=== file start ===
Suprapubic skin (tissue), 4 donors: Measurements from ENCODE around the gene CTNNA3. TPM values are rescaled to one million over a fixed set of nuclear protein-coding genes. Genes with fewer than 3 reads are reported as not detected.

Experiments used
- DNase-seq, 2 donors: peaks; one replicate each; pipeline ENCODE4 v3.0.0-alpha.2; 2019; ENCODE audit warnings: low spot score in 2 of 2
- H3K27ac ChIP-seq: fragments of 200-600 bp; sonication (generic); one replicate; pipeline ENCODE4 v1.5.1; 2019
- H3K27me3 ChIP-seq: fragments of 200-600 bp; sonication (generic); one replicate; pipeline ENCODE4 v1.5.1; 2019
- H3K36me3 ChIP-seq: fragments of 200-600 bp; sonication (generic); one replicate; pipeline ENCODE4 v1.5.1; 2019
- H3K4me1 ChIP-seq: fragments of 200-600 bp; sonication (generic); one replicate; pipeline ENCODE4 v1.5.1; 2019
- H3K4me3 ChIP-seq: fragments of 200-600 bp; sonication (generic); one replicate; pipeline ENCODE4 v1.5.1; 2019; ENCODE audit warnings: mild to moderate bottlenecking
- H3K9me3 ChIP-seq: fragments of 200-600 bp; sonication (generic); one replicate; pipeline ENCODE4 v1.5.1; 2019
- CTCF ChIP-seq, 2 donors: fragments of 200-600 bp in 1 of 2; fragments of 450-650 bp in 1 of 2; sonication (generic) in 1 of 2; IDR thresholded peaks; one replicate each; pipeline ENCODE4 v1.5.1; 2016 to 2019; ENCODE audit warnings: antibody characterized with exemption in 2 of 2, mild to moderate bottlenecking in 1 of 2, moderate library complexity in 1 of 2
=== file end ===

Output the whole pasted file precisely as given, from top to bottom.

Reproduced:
Suprapubic skin (tissue), 4 donors: Measurements from ENCODE around the gene CTNNA3. TPM values are rescaled to one million over a fixed set of nuclear protein-coding genes. Genes with fewer than 3 reads are reported as not detected.

Experiments used
- DNase-seq, 2 donors: peaks; one replicate each; pipeline ENCODE4 v3.0.0-alpha.2; 2019; ENCODE audit warnings: low spot score in 2 of 2
- H3K27ac ChIP-seq: fragments of 200-600 bp; sonication (generic); one replicate; pipeline ENCODE4 v1.5.1; 2019
- H3K27me3 ChIP-seq: fragments of 200-600 bp; sonication (generic); one replicate; pipeline ENCODE4 v1.5.1; 2019
- H3K36me3 ChIP-seq: fragments of 200-600 bp; sonication (generic); one replicate; pipeline ENCODE4 v1.5.1; 2019
- H3K4me1 ChIP-seq: fragments of 200-600 bp; sonication (generic); one replicate; pipeline ENCODE4 v1.5.1; 2019
- H3K4me3 ChIP-seq: fragments of 200-600 bp; sonication (generic); one replicate; pipeline ENCODE4 v1.5.1; 2019; ENCODE audit warnings: mild to moderate bottlenecking
- H3K9me3 ChIP-seq: fragments of 200-600 bp; sonication (generic); one replicate; pipeline ENCODE4 v1.5.1; 2019
- CTCF ChIP-seq, 2 donors: fragments of 200-600 bp in 1 of 2; fragments of 450-650 bp in 1 of 2; sonication (generic) in 1 of 2; IDR thresholded peaks; one replicate each; pipeline ENCODE4 v1.5.1; 2016 to 2019; ENCODE audit warnings: antibody characterized with exemption in 2 of 2, mild to moderate bottlenecking in 1 of 2, moderate library complexity in 1 of 2